How Metrogel Works Part 2 – Free Oxygen Radicals

Written by on September 4, 2007 in Metrogel 1%, What Causes Rosacea? with 0 Comments

Another recently published paper that seeks to understand the role of Reactive Oxygen Species in the development of rosacea. The inflammatory pathway that leads to rosacea symptoms is slowly gaining more and more attention.

All rosacea sufferers should do themselves a favor and do some reading on the role of inflammation in rosacea. This is the most exciting direction for rosacea research, in my opinion. Though it can feel like you are reading a foreign language, I’d encourage everyone to stick at it.

More links at the bottom, but 2 places to start: Examining Inflammation as a Common Factor in Theories of Rosacea Pathophysiology (via Collagenex’s RosaceaToday info site) and Role of Inflammation (put together by Dan in the RSRP).

Even though there is a bit of a love hate relationship with the metronidazole based rosacea treatments, examining how it works is leading to some new and useful research.

Properties of metronidazole on free oxygen radicals in a skin lipid model system.

J Pharm Pharmacol. 2007 Aug; 59(8):1125-30, Authors: Narayanan S, Hunerbein A, Getie M, Jackel A, Neubert RH

Reactive oxygen species (ROS) play a vital role in the pathophysiology of the skin disease rosacea, a chronic, genetically-determined and UV-triggered disease, leading to facial redness and blemishes and exhibiting a deep impact on a patient’s self-esteem and quality of life. ROS can cause oxidative damage to nucleic acids, sugars, proteins and lipids, thereby contributing to adverse effects on the skin.

Metronidazole has been the first-line topical agent therapy for many years; nevertheless the mechanism of action is still not well understood. The therapeutic efficacy of metronidazole has been attributed to its antioxidant effects, which can involve two pathways: decreased generation of ROS within tissues or scavenging and inactivation of existing ROS. Previous investigations have shown that metronidazole reduces ROS by decreasing ROS production in cellular in-vitro systems. The aim of the following study was to demonstrate that metronidazole additionally exhibits antioxidative properties in a cell-free system, by acting as an antioxidant scavenger.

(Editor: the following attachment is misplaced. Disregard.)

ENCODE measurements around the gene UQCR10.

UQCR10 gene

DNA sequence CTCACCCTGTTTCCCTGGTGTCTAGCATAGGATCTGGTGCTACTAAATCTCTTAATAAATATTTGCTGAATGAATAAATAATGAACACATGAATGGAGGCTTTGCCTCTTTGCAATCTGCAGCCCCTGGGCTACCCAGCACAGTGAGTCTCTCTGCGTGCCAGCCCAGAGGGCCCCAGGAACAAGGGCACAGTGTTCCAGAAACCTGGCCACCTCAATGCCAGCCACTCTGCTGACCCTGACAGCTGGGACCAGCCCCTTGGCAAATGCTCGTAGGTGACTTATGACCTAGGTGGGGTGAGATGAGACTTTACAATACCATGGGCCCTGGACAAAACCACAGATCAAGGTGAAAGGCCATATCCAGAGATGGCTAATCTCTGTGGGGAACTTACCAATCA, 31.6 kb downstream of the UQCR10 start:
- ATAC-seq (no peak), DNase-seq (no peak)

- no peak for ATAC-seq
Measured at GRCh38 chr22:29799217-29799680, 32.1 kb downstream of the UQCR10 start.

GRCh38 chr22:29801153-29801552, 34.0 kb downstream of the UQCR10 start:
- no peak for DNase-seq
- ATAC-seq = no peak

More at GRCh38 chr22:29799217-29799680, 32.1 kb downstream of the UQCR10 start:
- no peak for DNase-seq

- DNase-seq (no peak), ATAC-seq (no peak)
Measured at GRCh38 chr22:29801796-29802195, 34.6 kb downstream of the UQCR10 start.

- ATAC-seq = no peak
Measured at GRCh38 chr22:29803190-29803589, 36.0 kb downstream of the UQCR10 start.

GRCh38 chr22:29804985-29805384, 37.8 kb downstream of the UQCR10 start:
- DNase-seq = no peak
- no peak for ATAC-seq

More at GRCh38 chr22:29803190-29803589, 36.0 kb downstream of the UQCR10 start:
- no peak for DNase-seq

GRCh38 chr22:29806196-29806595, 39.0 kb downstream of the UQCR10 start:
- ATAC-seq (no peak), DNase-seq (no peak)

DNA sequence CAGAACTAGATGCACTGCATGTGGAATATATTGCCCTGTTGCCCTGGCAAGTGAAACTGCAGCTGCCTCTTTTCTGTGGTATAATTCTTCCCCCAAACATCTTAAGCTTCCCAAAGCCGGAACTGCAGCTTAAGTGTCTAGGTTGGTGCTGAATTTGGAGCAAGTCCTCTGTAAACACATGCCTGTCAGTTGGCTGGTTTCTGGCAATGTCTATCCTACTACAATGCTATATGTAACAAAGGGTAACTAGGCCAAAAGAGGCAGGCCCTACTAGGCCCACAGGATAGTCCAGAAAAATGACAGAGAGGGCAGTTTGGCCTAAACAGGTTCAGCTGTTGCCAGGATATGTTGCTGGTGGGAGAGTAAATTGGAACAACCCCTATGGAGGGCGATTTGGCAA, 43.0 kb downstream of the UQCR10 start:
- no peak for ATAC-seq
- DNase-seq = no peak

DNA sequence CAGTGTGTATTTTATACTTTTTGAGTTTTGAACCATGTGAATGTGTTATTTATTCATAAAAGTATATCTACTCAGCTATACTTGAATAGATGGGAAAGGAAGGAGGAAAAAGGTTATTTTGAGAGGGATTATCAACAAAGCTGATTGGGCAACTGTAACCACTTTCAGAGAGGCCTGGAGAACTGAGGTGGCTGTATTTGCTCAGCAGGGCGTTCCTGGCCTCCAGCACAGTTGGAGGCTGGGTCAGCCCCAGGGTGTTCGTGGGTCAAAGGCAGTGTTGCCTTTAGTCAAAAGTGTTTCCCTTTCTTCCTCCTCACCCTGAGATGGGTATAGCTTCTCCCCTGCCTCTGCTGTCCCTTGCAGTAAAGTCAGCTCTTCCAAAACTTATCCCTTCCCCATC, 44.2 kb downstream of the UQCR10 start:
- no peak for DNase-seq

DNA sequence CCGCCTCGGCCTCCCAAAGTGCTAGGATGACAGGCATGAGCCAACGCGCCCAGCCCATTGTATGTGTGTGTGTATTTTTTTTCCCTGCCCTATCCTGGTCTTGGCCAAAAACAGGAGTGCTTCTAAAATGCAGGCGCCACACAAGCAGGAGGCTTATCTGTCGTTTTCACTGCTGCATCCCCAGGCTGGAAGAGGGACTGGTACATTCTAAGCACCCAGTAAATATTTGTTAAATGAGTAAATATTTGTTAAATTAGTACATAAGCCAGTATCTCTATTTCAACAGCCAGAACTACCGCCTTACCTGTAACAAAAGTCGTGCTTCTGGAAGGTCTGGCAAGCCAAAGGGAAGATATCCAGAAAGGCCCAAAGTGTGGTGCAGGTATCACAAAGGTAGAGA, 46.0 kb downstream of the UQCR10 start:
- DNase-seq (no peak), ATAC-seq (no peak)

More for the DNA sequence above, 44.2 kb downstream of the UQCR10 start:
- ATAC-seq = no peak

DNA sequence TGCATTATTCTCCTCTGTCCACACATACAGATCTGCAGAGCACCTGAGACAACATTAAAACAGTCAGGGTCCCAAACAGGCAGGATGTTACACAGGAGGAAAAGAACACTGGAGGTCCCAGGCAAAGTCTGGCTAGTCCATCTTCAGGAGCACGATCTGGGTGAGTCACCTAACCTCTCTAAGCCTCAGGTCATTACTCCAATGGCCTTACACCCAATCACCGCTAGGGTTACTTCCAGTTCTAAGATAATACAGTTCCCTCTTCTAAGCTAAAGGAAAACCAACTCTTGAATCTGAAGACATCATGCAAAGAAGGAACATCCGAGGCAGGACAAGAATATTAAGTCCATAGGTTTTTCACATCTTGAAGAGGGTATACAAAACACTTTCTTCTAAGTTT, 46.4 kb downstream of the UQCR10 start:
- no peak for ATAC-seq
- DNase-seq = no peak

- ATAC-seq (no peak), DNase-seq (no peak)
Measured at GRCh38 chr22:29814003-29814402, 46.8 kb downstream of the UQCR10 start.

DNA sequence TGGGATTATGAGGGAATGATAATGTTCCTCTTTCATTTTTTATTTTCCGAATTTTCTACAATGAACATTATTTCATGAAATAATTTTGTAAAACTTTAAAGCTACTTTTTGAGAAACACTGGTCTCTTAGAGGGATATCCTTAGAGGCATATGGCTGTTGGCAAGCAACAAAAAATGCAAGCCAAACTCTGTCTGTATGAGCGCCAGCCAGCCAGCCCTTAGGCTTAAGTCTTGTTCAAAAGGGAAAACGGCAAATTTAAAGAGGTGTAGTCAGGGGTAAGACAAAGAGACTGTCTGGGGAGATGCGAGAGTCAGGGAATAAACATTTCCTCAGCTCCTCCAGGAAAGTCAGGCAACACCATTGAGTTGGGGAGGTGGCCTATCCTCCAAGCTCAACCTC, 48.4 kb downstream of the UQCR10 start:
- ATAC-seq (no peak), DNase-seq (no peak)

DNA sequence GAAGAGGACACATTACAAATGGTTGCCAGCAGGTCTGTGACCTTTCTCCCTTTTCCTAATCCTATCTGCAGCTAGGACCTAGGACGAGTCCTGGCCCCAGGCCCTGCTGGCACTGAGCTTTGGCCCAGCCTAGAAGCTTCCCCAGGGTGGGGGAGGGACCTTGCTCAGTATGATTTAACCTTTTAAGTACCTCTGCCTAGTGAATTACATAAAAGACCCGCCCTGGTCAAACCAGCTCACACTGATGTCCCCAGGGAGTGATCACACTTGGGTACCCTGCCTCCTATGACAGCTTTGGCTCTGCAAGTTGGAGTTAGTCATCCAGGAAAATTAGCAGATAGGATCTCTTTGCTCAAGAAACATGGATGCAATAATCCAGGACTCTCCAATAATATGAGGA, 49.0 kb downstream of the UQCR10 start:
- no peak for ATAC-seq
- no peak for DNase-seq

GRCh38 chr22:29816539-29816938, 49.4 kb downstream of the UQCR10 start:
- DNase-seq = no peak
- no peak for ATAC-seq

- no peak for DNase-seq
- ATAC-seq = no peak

A simple skin lipid model (oxidative) system and a complex skin adapted lipid system in conjunction with thiobarbituric acid (TBA) test, a quantitative assay for the detection of malondialdehyde (MDA) and therefore lipid peroxidation, were used to determine the antioxidative properties of metronidazole after UV irradiation. Results clearly show that metronidazole has antioxidative properties in a cell-free environment, acting as a free radical scavenger. Simple skin lipid model: in the presence of 10, 100 and 500 mug mL(-1)metronidazole the MDA concentration was reduced by 25, 36 and 49%, respectively. Complex skin lipid system: in the presence of 100 and 500 mug mL(-1)metronidazole the MDA concentration was reduced by 19 and 34%, respectively.

The results obtained in this study and from previous publications strongly suggest that metronidazole exhibits antioxidative effects via two mechanisms: decrease in ROS production through modulation of neutrophil activity and decrease in ROS concentration by exhibiting ROS scavenging properties. The remarkable clinical efficacy of metronidazole in the treatment of rosacea is probably due to its ability to decrease ROS via different mechanisms, thereby protecting skin components from induced damage.

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About the Author: David Pascoe started the Rosacea Support Group in October 1998. .

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